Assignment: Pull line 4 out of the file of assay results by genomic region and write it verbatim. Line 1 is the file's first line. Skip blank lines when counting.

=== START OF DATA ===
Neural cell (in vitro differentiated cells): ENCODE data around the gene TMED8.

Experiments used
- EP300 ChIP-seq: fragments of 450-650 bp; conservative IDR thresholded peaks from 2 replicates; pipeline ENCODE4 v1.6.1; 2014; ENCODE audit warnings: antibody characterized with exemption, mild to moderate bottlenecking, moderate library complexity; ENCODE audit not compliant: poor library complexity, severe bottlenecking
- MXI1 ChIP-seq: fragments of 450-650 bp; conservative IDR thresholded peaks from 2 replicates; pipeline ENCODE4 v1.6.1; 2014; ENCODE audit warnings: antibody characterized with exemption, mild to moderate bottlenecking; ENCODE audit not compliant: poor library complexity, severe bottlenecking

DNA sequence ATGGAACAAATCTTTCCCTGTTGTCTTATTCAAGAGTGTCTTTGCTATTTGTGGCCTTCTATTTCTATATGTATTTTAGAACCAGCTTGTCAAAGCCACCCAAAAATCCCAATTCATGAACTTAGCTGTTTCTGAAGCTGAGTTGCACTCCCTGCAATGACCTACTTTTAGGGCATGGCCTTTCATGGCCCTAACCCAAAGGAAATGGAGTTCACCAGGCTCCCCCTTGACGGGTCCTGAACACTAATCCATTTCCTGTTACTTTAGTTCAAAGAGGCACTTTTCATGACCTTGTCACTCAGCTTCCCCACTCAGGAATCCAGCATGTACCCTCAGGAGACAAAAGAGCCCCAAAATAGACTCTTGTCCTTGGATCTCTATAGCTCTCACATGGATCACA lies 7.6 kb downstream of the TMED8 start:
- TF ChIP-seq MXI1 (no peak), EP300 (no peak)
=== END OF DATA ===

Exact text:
- MXI1 ChIP-seq: fragments of 450-650 bp; conservative IDR thresholded peaks from 2 replicates; pipeline ENCODE4 v1.6.1; 2014; ENCODE audit warnings: antibody characterized with exemption, mild to moderate bottlenecking; ENCODE audit not compliant: poor library complexity, severe bottlenecking